But the crux of the counterattack happens at night, after I turn out the light and the army goes into full-scale battle mode. I breathe deeply and sink into an image that comforts me. I imagine my thoughts as a raging ocean, and I am standing in the middle, getting bludgeoned by the pounding waves. Just like I do at the beach, I slip underneath the waves of thought, to the calm, often-forgotten space on the ocean floor. I look up at the thoughts raging above me and remind myself that I am separate from them.

If I were a spiritual guru, I would tell you that this image would solve all your sleep problems. But let’s be real: it doesn’t. Some nights, it does wonders. Some nights, the thoughts rage on and nearly drown me. On those nights, if I’ve been tossing and turning for at least a half-hour, I get up and write down whatever thoughts are keeping me awake. Not on the computer, though it do its best to tempt me. (The computer is the worst place to go when I cannot sleep. Repeat. The computer is the worst place to go when I cannot sleep.) Instead, I go old-fashioned, scribbling down the stream-of-consciousness babble that is churning through my mind.

I lie down again. If I’m still awake after another half-hour, I take sleep medicine. I’ve thought a lot about using the medicine and tried to be intentional about the way I’ve incorporated it into my life. I recognize that it plays very different roles for everyone. But some nights, left to my own thoughts, I could easily be up for most of the night. And my very personal, very non-professional belief is – like my former counselor said – if I don’t have sleep, my healing doesn’t stand a chance.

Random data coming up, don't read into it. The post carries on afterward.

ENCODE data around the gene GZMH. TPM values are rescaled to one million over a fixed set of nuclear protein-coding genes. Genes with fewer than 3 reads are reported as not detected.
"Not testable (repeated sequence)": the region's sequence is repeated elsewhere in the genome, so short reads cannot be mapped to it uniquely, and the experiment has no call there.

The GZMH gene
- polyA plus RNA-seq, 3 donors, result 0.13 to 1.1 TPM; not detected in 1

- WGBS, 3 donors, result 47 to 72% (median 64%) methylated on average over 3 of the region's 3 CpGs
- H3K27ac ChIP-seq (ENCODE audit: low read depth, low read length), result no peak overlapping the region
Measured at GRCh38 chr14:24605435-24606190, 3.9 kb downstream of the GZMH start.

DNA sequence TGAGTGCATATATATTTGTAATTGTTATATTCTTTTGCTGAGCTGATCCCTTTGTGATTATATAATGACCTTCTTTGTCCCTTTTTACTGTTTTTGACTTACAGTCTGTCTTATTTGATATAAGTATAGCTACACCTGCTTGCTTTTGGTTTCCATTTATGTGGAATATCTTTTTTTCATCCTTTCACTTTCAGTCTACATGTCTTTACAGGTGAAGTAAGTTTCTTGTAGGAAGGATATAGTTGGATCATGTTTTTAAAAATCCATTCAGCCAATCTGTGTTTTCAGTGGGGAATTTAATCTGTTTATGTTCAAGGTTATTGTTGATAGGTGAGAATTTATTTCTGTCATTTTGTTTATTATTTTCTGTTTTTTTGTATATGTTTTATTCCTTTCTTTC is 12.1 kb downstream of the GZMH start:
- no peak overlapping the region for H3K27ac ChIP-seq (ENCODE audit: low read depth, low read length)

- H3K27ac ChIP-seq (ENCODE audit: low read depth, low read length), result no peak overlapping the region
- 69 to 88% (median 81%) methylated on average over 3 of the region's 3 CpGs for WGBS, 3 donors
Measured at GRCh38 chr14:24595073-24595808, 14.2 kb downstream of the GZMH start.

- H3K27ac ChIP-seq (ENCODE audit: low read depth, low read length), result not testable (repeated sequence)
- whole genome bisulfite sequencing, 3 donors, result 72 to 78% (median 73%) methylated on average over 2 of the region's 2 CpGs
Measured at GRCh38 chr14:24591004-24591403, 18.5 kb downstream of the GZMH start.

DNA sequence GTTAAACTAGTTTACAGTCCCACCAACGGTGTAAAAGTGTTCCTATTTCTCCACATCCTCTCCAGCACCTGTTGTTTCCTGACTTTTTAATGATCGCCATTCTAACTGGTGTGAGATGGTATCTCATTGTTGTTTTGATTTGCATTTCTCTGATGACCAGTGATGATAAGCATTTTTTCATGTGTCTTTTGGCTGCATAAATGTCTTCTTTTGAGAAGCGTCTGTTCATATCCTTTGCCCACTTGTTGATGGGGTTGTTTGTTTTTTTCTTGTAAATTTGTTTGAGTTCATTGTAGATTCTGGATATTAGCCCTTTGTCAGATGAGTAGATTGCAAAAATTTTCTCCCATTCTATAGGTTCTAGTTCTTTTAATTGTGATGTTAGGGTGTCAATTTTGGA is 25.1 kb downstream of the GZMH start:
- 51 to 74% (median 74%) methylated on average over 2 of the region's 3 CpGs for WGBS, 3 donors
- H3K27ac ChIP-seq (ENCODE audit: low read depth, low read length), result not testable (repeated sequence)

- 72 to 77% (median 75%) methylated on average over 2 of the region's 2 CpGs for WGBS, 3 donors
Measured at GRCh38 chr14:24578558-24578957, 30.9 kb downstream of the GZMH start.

I am always tweaking and adjusting my counterattack. Lately, I’ve been reflecting on changing the pattern of my working and blogging so that I don’t end the night at the computer. The bright lights and information overload stir up thoughts that zing around my head when I turn off the light. A friend also recently suggested Sleepytime tea (she said it’s gross but it works. Fair enough).